When I first saw this minimal-yet-gorgeous modern Daybed, I thought I might choose it as a Pink Thing of the Day, but ultimately its functionality swayed me towards the week’s featured design post. Spotted as part of Chamber Boutique’s latest collection, Berlin-based design practice New Tendency has developed a daybed made from honed stainless steel and hand-selected, pure vegan tanned leather. I’m not sure if the cushion is available in other colors, but I think the pale pink looks just perfect against the silver-toned, brushed metal finish. You could build so many looks around this piece.
New Tendency applies modernist design principles onto the everyday contemporary objects. In Bauhaus tradition, they create products characterized by conceptual design, clean aesthetics and functional form, all handcrafted in Germany. The collection of furniture and accessories develops under the creative direction of Manuel Goller, and consists of original products developed with associate Sebastian Schonheit, as well as collaborations with selected designers and architects such as Clemens Tissi, and others.
Photographed By Gail in the Cooper Hewitt Design Museum
In the mid-to-late 20th century, an atmosphere of innovation and a desire to question the tenets of modernism led some designers to explore a variety of ways in which to shape space. American Architect and Designer Alexander Hayden Girard utilized color and pattern in textiles, particularly in this colorful abstract, or folk art-inspired work for Herman Miller.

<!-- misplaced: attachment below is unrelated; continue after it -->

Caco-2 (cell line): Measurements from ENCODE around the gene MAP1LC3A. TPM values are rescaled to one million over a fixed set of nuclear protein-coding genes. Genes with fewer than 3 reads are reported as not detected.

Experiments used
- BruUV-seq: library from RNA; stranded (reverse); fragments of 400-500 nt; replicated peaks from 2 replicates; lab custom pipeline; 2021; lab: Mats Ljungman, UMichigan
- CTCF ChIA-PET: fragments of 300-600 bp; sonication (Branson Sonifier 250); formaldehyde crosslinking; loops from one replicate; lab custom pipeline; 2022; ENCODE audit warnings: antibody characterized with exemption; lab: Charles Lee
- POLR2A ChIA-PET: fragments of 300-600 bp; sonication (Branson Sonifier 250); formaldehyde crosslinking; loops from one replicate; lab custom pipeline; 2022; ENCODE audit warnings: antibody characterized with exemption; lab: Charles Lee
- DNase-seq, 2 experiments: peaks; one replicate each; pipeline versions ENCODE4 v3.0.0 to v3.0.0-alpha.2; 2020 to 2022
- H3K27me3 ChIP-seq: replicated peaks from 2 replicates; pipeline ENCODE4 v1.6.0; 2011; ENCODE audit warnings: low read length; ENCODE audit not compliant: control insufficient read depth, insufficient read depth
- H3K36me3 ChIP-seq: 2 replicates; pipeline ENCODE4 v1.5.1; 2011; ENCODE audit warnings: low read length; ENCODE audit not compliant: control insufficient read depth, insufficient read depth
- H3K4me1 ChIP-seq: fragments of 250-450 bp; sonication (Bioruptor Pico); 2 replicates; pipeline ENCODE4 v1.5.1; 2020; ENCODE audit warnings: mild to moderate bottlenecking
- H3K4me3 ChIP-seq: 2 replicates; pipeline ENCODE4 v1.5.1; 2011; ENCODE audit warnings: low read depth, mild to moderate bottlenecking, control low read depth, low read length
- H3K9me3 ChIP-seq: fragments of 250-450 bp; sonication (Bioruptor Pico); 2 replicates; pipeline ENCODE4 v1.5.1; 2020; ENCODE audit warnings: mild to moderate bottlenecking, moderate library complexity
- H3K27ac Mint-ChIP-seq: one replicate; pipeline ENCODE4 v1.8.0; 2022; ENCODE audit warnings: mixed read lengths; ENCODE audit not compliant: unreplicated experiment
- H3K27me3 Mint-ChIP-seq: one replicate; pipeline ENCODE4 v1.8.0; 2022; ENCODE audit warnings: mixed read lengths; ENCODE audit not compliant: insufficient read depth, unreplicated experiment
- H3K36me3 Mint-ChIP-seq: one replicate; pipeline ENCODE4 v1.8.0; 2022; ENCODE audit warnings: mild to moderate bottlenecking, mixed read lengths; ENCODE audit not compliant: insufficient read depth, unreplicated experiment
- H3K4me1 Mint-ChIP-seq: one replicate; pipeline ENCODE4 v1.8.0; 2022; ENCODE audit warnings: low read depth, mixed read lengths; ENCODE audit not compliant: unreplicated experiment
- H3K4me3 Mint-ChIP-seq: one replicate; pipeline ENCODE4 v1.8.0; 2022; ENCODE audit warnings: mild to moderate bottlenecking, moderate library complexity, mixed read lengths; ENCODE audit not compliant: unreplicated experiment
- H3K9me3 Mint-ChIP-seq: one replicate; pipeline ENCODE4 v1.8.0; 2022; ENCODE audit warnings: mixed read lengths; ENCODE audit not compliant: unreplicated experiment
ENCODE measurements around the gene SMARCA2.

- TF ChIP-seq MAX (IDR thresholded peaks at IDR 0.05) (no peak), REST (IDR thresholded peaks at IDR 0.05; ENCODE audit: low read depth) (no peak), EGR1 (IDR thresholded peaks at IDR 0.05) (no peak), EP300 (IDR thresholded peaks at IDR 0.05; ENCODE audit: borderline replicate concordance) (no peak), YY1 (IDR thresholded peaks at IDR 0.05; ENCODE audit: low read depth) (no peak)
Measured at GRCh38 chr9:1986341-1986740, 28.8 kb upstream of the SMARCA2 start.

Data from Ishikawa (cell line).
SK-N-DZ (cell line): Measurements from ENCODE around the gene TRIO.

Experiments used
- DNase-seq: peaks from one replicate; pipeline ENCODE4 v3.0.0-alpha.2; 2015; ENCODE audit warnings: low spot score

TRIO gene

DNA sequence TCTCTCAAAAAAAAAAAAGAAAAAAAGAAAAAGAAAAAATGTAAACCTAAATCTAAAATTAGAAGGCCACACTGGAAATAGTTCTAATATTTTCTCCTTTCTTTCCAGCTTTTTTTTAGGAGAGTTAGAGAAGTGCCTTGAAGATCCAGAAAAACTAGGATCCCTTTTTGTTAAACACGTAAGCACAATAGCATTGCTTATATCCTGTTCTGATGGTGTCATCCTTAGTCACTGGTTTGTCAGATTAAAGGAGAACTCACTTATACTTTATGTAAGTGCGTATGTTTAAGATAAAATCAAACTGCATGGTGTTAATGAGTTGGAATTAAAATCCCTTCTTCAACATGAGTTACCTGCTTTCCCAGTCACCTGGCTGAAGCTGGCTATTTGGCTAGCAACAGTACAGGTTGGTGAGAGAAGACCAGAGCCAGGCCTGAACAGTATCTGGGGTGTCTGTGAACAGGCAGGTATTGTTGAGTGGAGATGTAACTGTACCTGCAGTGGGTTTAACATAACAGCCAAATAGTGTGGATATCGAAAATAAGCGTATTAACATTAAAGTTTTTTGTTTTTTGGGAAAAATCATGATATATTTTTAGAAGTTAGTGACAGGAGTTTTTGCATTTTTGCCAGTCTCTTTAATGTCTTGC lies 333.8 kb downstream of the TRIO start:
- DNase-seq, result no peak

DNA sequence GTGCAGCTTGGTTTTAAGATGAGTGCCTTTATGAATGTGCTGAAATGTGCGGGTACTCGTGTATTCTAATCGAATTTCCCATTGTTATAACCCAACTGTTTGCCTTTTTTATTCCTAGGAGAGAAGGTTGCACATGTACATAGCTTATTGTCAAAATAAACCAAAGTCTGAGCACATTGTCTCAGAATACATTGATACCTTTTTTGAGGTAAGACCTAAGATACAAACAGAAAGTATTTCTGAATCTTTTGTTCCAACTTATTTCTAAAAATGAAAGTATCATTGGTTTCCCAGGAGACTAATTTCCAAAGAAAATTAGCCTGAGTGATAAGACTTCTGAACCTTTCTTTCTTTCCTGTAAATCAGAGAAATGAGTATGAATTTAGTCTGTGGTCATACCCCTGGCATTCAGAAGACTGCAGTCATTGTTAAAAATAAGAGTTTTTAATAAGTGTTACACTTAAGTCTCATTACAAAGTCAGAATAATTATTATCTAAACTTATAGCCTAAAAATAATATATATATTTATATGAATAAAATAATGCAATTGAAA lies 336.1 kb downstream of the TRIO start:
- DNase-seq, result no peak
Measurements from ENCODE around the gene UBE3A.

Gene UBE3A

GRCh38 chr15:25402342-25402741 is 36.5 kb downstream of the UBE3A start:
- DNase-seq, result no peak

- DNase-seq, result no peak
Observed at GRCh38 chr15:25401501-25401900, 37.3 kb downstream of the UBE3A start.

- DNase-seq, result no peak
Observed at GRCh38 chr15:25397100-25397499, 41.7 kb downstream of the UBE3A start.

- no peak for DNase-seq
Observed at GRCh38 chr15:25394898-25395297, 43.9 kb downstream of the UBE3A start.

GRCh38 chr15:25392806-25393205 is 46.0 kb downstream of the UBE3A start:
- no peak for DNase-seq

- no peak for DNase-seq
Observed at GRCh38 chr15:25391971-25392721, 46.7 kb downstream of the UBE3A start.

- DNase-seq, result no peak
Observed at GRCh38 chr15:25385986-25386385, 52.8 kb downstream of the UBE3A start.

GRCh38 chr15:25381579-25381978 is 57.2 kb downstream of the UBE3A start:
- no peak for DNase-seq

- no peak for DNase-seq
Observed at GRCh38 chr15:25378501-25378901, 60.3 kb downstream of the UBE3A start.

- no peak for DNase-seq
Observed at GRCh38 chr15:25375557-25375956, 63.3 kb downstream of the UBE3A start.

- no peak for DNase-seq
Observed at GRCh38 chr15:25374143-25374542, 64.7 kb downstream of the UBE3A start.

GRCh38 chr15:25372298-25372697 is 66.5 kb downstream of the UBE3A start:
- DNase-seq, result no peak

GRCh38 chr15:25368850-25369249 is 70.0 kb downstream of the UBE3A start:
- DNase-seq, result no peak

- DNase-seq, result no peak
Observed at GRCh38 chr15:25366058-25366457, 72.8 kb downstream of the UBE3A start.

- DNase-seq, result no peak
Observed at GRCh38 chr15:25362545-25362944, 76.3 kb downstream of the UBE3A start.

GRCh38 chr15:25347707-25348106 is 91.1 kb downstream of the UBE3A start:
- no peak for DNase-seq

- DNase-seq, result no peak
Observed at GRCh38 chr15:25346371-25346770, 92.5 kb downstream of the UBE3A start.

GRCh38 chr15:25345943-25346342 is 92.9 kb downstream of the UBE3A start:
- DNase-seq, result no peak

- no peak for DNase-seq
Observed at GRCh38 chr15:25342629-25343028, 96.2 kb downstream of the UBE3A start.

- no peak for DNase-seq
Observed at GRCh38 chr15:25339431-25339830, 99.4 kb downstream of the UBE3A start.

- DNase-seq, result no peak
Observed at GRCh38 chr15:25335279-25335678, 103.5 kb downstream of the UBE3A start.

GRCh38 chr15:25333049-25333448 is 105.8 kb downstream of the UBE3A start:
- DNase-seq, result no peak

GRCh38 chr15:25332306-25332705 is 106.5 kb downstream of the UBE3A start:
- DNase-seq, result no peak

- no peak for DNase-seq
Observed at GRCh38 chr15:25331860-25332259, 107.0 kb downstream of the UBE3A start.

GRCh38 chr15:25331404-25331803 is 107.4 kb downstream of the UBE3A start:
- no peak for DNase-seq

Photographed at Albertz Benda Gallery with Robot Cabinet By Ettore Sottsass
By 1970, Japanese Architect and Interior Designer Shiro Kuramata (1934 – 1991) was introducing alternative materials such as acrylic and industrial plate glass into his furniture. Utilizing a newly developed adhesive, Kuramata achieved material and visual minimalism with this Glass Armchair (1976). Flat planes of glass are bonded together along their edges, without mounts or screws, to create a functional chair that seems simultaneously visible and invisible. The transparent form invites users to question notions of materiality, utility and comfort.
What kitchen or dining area would fail to make a statement with something like this in the room? The Chariot Rullebord (2012) is a mobile table/trolley consisting of three simple elements joined together: wheels, trays and structure. The wheels, which in common carts are usually small, are brought to the extreme size, becoming the iconic element of the project. This fantastic piece, shown here in its eye-grabbing bright Red finish, is designed by Copenhagen-based firm Gamfratesi and manufactured from lacquered MDF board, metal and rubber by Casamania in Milan, Italy.
Photographed in the Designmuseum in Copenhagen, Denmark.
This week we are introducing a new, reoccurring feature, Eye on Design, with American Industrial Design Legend Raymond Loewy (1893 – 1986). Loewy was a French-born American industrial designer who achieved fame for the magnitude of his design efforts across a variety of industries.
Among Loewy’s designs were the Shell, turning Esso into Exxon, TWA and the former BP logos, the Greyhound Scenicruiser bus, Coca-Cola vending machines, the Lucky Strike package, Coldspot refrigerators, the Studebaker Avanti and Champion, and the Air Force One livery. He was involved with numerous railroad designs, including the Pennsylvania Railroad GG1 and S-1 locomotives, the color scheme and Eagle motif for the first streamliners of the Missouri Pacific Railroad and a number of lesser known color scheme and car interior designs for other railroads. Raymond Loewy’s career spanned seven decades.
Loewy’s popular design for the Lawn Chef Portable Grill revolutionized outdoor cooking and greatly enhanced the leisure time of the American family of the 1950s.
Raymond Loewy’s Lawn Chef Portable Grill (1950) was photographed at MOMA in NYC, where it is on currently view on the 3rd Floor, in the Architecture and Design Lobby.